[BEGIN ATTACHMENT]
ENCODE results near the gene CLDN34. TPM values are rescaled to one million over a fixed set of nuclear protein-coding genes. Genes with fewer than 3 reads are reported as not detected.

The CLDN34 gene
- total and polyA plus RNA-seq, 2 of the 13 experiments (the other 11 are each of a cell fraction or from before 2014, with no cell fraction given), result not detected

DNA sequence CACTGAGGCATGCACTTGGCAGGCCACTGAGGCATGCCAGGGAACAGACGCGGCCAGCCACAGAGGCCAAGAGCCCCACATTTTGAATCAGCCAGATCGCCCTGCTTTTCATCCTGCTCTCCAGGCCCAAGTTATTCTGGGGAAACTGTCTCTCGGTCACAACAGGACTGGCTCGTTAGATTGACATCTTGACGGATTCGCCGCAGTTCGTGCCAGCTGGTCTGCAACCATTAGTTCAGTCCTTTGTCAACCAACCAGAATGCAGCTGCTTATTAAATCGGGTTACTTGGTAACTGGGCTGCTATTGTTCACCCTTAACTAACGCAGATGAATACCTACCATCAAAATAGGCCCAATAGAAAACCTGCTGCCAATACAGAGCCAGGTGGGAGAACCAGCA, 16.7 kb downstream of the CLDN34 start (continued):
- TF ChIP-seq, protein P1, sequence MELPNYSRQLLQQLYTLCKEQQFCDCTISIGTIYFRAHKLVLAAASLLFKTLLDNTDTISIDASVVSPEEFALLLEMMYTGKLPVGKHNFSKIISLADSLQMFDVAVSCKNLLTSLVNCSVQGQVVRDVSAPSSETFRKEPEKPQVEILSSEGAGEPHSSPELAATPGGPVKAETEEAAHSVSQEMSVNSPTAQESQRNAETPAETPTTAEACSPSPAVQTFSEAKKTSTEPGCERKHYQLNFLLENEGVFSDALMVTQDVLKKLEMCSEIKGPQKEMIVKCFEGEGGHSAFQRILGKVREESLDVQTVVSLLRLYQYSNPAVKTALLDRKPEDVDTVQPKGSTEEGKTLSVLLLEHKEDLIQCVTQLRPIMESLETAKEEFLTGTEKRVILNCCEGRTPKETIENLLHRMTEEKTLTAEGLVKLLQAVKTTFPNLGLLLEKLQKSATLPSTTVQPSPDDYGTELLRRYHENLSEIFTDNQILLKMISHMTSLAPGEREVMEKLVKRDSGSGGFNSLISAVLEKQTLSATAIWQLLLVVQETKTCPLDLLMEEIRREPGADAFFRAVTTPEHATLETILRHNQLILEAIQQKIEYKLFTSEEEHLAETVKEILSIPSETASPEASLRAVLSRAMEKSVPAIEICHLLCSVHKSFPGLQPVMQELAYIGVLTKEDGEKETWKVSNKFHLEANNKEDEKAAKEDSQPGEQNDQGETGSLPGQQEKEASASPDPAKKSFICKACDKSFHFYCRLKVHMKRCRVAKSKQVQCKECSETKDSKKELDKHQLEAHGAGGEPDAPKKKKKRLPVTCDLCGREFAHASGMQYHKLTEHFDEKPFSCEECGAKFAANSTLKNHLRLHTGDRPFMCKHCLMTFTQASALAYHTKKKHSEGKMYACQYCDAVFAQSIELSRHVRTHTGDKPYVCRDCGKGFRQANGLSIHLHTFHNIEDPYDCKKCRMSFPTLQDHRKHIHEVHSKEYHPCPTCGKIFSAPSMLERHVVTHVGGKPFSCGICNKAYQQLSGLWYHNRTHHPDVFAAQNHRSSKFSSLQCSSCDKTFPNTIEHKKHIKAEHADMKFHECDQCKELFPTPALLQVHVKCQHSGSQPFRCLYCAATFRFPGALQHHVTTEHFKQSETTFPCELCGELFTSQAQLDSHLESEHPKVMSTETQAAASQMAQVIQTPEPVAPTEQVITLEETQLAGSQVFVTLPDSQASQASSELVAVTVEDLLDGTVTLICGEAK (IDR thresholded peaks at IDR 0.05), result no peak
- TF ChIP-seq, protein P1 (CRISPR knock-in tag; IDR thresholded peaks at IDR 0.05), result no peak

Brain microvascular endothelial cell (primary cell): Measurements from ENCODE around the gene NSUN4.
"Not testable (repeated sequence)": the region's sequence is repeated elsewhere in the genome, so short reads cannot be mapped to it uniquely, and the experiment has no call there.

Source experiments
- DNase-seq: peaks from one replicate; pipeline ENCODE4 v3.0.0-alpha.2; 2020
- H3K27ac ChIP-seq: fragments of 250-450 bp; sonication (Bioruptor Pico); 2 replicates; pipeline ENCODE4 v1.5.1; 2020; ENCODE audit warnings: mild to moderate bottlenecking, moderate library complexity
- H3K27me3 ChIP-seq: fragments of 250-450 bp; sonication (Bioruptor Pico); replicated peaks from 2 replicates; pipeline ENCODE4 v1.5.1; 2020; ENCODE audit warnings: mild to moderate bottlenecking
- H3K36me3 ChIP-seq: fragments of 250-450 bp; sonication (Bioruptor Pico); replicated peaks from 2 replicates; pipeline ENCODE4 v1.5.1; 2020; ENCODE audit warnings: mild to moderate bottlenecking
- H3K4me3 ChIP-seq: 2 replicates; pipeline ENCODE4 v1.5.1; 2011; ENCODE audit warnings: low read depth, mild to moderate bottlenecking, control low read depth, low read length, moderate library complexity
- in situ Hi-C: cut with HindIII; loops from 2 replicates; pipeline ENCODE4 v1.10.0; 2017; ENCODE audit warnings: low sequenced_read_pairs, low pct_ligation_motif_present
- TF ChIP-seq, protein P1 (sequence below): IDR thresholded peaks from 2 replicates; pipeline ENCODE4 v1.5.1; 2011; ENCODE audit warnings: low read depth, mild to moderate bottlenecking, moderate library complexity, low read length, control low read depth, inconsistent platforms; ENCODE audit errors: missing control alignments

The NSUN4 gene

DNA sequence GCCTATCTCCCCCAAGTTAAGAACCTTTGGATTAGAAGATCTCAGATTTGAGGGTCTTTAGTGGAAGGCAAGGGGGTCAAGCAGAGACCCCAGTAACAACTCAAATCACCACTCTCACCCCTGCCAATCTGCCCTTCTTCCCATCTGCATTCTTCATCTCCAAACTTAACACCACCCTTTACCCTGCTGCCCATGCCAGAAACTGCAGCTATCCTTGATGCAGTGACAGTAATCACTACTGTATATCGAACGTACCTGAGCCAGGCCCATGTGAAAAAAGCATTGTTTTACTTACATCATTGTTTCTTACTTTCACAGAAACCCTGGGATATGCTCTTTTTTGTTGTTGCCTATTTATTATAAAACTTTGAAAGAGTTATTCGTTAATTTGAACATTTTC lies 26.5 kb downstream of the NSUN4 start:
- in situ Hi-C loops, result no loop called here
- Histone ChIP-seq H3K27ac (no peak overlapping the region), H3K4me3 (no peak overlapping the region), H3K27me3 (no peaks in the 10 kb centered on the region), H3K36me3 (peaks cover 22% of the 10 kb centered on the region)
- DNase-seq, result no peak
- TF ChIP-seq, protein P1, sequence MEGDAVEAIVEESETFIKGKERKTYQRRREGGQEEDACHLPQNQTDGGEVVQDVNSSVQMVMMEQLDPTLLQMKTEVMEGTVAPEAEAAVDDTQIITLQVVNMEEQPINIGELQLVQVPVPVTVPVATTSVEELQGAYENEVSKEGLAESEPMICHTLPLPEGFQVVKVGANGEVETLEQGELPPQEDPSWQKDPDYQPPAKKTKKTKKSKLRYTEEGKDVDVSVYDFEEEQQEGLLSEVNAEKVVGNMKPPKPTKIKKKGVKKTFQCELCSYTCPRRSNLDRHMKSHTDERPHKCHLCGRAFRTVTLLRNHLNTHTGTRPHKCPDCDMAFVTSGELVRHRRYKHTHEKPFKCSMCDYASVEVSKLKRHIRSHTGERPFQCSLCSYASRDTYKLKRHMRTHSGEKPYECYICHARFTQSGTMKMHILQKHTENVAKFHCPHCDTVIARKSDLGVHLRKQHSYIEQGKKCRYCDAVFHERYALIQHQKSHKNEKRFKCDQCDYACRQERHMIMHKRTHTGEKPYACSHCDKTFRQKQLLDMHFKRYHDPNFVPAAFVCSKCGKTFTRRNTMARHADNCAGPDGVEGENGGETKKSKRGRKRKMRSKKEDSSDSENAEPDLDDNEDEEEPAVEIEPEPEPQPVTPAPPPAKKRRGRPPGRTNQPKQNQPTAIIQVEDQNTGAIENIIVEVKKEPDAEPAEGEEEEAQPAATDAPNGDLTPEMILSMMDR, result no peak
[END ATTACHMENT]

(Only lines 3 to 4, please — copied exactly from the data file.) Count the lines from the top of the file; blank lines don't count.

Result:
- total and polyA plus RNA-seq, 2 of the 13 experiments (the other 11 are each of a cell fraction or from before 2014, with no cell fraction given), result not detected

DNA sequence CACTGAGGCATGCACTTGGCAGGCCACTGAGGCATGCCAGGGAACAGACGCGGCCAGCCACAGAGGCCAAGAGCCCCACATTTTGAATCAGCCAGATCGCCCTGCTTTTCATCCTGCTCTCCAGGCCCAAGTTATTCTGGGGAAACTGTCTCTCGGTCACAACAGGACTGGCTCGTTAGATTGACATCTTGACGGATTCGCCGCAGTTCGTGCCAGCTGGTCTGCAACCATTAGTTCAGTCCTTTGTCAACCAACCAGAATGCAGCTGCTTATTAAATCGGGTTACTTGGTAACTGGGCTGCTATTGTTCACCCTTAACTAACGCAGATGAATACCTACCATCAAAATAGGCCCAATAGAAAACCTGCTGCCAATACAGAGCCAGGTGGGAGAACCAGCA, 16.7 kb downstream of the CLDN34 start (continued):